I’m done with all the earthly tasks that Easter brought,
and decades now past wonder at its central myth.
My loved ones, too, across the miles, no longer walk
those ritual paths of early Mass, then Polaroids with
family on the swept front porch in our best
spring finery. Back then we gripped bright baskets
in our pale pastels—a brand new suit, a flowery dress,
the hat and gloves, those frilly socks and patent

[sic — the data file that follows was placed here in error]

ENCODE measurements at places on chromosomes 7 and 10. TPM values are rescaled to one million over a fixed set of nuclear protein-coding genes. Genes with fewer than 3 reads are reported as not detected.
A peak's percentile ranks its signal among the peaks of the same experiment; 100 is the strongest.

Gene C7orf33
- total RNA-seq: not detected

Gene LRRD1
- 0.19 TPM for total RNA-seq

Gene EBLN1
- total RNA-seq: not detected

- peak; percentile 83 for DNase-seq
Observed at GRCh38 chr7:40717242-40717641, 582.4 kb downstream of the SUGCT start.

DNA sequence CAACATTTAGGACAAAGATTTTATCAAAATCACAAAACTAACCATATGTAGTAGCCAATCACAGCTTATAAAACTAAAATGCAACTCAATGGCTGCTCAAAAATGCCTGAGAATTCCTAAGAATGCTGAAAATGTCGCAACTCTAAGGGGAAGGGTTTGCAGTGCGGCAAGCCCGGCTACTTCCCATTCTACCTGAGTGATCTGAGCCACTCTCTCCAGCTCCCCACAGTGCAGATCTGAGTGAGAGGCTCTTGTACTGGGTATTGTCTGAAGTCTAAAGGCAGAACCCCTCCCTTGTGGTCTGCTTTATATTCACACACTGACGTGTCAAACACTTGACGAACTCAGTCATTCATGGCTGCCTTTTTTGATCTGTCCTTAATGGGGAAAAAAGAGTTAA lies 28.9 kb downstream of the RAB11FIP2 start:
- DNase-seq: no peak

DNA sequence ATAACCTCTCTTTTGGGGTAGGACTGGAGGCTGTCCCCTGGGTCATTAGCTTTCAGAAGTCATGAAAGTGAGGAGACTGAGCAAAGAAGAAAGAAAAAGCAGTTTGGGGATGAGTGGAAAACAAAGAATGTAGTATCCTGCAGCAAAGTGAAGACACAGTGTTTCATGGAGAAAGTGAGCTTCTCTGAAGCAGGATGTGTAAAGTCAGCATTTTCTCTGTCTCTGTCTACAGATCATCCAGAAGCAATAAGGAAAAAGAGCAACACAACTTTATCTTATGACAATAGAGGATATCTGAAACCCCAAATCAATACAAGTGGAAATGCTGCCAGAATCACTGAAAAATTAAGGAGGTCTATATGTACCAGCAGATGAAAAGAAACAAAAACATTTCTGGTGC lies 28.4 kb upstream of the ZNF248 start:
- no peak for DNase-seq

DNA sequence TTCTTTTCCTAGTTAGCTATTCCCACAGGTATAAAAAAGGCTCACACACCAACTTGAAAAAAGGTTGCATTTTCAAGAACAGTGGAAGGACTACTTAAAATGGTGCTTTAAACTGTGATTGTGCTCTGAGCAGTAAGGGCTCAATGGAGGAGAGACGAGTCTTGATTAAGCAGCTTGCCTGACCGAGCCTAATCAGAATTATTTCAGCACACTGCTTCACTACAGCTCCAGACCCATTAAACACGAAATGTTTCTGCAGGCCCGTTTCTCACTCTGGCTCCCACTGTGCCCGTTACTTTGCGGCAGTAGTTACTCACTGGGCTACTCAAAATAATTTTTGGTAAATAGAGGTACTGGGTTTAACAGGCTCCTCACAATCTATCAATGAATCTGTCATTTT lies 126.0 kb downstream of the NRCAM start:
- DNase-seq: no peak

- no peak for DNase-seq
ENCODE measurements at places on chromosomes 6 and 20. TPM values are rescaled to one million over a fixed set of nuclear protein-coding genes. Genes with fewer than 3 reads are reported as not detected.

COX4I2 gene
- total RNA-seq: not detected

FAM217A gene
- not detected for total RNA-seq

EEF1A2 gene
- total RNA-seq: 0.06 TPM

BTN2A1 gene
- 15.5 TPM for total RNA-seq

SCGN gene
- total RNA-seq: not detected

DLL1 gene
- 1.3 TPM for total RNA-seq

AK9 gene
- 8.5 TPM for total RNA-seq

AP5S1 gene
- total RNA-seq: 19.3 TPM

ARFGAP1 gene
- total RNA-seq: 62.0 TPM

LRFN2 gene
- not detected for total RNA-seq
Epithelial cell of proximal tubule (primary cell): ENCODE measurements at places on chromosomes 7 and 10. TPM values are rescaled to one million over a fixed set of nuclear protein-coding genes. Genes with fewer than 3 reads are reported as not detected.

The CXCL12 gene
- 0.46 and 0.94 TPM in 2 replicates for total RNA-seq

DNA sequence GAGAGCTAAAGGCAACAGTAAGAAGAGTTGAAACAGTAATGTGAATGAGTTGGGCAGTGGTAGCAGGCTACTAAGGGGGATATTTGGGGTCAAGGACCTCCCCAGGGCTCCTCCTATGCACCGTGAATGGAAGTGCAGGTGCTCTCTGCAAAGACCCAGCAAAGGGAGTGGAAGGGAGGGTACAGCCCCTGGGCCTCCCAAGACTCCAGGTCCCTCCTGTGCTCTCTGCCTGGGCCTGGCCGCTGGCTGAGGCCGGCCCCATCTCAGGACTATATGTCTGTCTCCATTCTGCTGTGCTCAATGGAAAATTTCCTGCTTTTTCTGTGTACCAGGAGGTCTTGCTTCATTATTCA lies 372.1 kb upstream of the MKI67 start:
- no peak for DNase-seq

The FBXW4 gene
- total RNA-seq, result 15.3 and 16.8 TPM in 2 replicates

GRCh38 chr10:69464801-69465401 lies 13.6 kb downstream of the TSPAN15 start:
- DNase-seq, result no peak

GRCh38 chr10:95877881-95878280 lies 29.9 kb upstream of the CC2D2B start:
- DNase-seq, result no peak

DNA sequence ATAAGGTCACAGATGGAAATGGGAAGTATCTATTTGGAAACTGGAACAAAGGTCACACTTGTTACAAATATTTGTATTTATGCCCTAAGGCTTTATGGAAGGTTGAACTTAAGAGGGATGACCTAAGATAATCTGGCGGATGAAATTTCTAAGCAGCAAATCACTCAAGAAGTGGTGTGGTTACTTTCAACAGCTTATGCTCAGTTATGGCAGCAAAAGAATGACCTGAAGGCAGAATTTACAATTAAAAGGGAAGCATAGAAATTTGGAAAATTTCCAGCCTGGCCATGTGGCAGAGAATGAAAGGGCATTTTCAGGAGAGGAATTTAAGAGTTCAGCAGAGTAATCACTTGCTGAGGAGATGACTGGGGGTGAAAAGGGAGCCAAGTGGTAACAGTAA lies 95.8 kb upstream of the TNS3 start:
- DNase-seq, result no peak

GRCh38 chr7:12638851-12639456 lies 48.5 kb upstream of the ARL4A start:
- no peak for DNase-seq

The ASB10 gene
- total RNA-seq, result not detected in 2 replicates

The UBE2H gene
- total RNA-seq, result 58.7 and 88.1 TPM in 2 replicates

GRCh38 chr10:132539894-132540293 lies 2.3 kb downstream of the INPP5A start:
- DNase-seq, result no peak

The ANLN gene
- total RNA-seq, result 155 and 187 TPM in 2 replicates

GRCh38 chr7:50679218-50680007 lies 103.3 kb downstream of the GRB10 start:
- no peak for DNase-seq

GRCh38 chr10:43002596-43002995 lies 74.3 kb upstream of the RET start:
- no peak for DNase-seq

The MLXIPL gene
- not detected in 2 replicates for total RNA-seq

leather shoes—that came right off post picture time
as we crammed candy and convened on the neighbor’s
lawn. Or did we hunt all those eggs dressed to the nines?
In truth, the Resurrection tale we meant to savor
paled amid the pomp crowned by the Easter feast.
Now, pendulum swing past everything, we just eat.
#16 of 30 poems in 30 days for National Poetry Writing Month, April 2017